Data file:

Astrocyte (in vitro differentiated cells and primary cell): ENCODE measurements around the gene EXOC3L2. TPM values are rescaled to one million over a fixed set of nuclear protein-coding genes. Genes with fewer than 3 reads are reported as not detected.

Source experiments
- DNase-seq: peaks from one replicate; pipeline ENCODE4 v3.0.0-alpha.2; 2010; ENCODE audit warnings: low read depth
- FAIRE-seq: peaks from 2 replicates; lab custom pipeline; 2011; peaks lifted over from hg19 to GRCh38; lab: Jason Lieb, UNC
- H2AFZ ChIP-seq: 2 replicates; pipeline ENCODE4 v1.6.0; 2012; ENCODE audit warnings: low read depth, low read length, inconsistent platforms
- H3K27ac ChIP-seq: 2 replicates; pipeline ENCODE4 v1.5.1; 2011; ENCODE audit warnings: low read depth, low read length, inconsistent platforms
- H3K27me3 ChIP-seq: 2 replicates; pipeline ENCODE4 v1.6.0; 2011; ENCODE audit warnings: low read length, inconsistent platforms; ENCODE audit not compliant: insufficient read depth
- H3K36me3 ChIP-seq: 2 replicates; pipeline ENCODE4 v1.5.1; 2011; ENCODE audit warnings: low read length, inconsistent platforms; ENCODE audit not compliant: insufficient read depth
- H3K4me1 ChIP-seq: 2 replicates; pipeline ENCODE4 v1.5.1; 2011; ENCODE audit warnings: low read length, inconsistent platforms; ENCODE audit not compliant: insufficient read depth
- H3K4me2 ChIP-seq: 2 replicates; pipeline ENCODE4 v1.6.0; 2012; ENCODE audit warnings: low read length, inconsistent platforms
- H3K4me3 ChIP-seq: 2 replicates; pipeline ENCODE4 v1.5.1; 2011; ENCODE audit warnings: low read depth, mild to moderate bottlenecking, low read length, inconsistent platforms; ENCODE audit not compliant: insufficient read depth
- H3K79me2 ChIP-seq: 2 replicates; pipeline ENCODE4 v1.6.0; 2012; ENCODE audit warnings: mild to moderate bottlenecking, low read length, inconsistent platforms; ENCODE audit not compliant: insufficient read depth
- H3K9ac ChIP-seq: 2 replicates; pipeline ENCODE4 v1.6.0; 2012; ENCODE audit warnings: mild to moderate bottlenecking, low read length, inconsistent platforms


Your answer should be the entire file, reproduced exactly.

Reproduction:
Astrocyte (in vitro differentiated cells and primary cell): ENCODE measurements around the gene EXOC3L2. TPM values are rescaled to one million over a fixed set of nuclear protein-coding genes. Genes with fewer than 3 reads are reported as not detected.

Source experiments
- DNase-seq: peaks from one replicate; pipeline ENCODE4 v3.0.0-alpha.2; 2010; ENCODE audit warnings: low read depth
- FAIRE-seq: peaks from 2 replicates; lab custom pipeline; 2011; peaks lifted over from hg19 to GRCh38; lab: Jason Lieb, UNC
- H2AFZ ChIP-seq: 2 replicates; pipeline ENCODE4 v1.6.0; 2012; ENCODE audit warnings: low read depth, low read length, inconsistent platforms
- H3K27ac ChIP-seq: 2 replicates; pipeline ENCODE4 v1.5.1; 2011; ENCODE audit warnings: low read depth, low read length, inconsistent platforms
- H3K27me3 ChIP-seq: 2 replicates; pipeline ENCODE4 v1.6.0; 2011; ENCODE audit warnings: low read length, inconsistent platforms; ENCODE audit not compliant: insufficient read depth
- H3K36me3 ChIP-seq: 2 replicates; pipeline ENCODE4 v1.5.1; 2011; ENCODE audit warnings: low read length, inconsistent platforms; ENCODE audit not compliant: insufficient read depth
- H3K4me1 ChIP-seq: 2 replicates; pipeline ENCODE4 v1.5.1; 2011; ENCODE audit warnings: low read length, inconsistent platforms; ENCODE audit not compliant: insufficient read depth
- H3K4me2 ChIP-seq: 2 replicates; pipeline ENCODE4 v1.6.0; 2012; ENCODE audit warnings: low read length, inconsistent platforms
- H3K4me3 ChIP-seq: 2 replicates; pipeline ENCODE4 v1.5.1; 2011; ENCODE audit warnings: low read depth, mild to moderate bottlenecking, low read length, inconsistent platforms; ENCODE audit not compliant: insufficient read depth
- H3K79me2 ChIP-seq: 2 replicates; pipeline ENCODE4 v1.6.0; 2012; ENCODE audit warnings: mild to moderate bottlenecking, low read length, inconsistent platforms; ENCODE audit not compliant: insufficient read depth
- H3K9ac ChIP-seq: 2 replicates; pipeline ENCODE4 v1.6.0; 2012; ENCODE audit warnings: mild to moderate bottlenecking, low read length, inconsistent platforms